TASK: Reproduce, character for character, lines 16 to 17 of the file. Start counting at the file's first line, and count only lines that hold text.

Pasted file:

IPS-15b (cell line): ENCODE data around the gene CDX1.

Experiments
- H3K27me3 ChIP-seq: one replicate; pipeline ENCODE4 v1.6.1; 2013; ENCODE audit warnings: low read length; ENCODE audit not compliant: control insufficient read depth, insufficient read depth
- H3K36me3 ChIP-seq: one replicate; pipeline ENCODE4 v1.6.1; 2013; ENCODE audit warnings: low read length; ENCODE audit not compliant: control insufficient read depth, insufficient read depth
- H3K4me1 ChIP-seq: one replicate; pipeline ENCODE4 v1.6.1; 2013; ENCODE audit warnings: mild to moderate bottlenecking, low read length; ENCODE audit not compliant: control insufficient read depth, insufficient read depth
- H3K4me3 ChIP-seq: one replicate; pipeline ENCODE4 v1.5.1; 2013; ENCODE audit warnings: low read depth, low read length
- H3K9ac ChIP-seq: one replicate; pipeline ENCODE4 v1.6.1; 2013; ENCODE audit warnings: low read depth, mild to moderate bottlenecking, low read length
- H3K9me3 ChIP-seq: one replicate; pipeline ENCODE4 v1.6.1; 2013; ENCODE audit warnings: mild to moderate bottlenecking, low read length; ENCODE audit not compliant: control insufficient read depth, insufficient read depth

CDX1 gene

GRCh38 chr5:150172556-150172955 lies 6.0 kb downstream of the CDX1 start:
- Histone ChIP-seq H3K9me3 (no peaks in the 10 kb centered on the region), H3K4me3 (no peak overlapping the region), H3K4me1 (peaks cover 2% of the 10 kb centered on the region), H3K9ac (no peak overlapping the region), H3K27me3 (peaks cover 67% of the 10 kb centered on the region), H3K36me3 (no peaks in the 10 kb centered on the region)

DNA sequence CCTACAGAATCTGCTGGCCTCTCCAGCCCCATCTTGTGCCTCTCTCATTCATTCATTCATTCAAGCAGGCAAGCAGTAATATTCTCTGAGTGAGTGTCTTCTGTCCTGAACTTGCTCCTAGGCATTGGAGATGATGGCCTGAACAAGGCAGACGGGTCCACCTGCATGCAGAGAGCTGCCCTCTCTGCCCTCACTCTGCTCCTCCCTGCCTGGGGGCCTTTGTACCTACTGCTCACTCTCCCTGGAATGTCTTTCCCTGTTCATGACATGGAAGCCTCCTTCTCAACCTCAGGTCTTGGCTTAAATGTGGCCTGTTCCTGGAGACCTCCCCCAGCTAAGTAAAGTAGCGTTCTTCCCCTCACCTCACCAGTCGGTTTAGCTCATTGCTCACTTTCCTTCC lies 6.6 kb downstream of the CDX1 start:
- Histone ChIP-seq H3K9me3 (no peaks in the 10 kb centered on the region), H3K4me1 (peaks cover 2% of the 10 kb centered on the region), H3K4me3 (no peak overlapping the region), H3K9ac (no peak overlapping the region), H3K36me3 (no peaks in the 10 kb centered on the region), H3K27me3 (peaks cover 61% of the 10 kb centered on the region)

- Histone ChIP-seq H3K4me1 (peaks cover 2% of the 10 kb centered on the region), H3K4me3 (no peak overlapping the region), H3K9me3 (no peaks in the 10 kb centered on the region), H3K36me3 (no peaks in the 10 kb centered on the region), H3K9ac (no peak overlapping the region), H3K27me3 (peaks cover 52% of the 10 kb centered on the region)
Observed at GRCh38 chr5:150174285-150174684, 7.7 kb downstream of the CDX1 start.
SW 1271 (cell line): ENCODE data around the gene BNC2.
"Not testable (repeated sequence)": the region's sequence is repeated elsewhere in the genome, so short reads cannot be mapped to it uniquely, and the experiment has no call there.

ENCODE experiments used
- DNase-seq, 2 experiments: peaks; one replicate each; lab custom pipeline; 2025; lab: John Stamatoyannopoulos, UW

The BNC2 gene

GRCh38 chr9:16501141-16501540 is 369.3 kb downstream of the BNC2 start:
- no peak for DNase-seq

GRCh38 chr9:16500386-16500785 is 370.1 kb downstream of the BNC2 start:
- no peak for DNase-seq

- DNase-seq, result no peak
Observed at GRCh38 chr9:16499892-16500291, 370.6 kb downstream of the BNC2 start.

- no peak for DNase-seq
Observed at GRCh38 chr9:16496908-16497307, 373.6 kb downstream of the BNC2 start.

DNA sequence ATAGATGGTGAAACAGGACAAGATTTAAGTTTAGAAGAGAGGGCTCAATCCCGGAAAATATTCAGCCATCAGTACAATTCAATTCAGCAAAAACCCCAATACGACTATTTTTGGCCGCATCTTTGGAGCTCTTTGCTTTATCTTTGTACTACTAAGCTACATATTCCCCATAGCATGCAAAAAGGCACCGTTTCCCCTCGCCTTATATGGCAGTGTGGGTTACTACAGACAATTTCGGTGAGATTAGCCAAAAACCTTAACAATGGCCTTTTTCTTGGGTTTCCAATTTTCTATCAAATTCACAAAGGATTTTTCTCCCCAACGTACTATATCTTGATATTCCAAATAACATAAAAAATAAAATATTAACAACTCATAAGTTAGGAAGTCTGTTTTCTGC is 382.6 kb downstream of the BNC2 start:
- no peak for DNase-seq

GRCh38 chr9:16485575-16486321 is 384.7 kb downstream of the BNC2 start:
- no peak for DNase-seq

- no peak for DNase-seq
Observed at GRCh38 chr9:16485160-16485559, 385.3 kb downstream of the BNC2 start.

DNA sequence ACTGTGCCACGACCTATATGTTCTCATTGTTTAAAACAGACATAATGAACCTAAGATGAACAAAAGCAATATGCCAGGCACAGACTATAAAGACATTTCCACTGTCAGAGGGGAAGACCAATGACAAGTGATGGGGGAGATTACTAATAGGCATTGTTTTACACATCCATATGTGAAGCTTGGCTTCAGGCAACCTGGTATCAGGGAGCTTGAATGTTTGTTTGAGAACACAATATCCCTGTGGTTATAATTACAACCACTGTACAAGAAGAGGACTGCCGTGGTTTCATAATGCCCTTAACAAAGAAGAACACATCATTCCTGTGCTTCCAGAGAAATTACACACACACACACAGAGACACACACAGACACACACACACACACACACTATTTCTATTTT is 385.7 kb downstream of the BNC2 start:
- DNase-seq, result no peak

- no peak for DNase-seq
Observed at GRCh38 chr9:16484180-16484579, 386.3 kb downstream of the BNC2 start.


SW 1271 (cell line): ENCODE data around the gene BNC2.
"Not testable (repeated sequence)": the region's sequence is repeated elsewhere in the genome, so short reads cannot be mapped to it uniquely, and the experiment has no call there.